green glut

Despite the abundance of leeks, purple sprouting, cauliflowers and spring greens in the boxes recently, the phones and e-mails have been reassuringly quiet so I assume that after a fairly rooty winter they are, for the most part, being enjoyed. If they are being tolerated in your house, you may be reassured to hear that the season is almost over for all these crops as they rush to seed. After a winter of waiting while they did nothing in the very cold weather, we are now buried in a tidal wave; trying to pick three months of crop in just six weeks. As soon as we have we picked our way across our 20 acre sea of purple sprouting, it is time to start at the beginning again, taking the next flush of spears pushing out from lower down the plants. The warmer it gets, the faster they grow, so that sometime in the next two weeks, as the spears get smaller and weaker, we will accept defeat and turn the sheep in on what is left.

In the meantime we are busy planting and sowing just about everything: courgettes, cabbage, lettuce, rocket, spinach, beetroot, carrots and much more. Each week, as the soil temperature rises, the list of crops to plant gets longer, finally reaching a crescendo in June and July when we plant most of the winter crops.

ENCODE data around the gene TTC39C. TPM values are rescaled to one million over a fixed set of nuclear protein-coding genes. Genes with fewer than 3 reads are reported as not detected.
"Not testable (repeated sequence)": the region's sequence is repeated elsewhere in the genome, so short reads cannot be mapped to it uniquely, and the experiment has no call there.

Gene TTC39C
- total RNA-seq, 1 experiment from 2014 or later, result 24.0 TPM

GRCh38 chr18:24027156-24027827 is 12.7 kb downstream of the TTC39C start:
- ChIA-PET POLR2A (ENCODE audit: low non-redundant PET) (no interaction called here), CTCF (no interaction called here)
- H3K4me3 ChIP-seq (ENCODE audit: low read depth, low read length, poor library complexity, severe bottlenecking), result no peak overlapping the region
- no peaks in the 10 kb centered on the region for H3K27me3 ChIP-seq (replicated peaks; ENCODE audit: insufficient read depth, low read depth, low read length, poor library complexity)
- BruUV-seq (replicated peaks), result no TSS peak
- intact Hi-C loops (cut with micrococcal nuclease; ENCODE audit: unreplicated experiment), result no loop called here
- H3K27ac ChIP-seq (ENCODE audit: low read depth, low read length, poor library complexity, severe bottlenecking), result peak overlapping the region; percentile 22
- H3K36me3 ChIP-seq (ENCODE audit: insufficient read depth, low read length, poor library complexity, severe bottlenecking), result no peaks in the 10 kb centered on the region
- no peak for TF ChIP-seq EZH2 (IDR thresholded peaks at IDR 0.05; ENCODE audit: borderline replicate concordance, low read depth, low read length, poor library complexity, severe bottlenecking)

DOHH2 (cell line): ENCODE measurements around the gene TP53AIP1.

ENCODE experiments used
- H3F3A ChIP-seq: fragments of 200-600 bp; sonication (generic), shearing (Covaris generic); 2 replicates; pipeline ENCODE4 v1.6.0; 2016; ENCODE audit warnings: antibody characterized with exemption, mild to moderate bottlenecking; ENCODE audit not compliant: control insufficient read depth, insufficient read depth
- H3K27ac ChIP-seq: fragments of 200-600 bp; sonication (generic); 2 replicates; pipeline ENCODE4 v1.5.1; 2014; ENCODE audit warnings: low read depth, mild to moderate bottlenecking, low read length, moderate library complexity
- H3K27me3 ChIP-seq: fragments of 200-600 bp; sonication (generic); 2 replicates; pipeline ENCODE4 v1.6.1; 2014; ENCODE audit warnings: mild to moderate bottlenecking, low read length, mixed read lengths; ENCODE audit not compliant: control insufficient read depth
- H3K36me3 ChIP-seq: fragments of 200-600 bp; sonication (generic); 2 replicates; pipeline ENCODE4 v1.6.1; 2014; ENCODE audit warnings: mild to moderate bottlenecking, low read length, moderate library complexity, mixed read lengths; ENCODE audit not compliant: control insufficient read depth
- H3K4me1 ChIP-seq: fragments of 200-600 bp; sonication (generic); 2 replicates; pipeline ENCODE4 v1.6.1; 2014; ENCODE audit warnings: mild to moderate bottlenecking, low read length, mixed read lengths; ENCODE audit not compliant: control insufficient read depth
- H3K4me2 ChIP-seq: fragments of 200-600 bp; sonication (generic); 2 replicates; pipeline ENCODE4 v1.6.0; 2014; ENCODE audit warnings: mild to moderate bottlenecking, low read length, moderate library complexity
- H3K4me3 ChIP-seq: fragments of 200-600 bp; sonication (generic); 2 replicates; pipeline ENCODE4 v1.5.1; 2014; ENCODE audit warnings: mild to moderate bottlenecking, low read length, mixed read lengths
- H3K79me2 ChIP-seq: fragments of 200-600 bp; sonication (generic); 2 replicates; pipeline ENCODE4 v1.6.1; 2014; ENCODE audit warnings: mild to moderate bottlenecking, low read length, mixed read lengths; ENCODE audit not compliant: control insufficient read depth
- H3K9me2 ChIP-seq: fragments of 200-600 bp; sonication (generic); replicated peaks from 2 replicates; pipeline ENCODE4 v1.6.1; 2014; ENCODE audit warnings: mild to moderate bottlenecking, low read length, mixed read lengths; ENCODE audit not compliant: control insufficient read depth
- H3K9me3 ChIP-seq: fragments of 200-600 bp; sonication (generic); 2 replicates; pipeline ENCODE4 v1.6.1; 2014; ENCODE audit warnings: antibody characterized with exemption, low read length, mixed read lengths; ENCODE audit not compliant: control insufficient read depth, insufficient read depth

Landscape nappy art

Many of the early crops are covered with fleece, a form of spun polypropylene identical to the inner lining of a disposable nappy. As the crop grows, the fleece (weighing a staggeringly light 17 grams per square metre) is lifted and, on a good day, floats on top of the crop, trapping a pillow of warm, moist air. When we get a cold bright day with a dry easterly wind (the sort of day when young plants, fresh from the greenhouse, turn blue and wilt) you can crawl under the fleece and it feels like being in a tropical rainforest. You can almost hear the crops growing. The fleece will bring crops forward by up to two weeks, greatly reducing the amount we need to import during the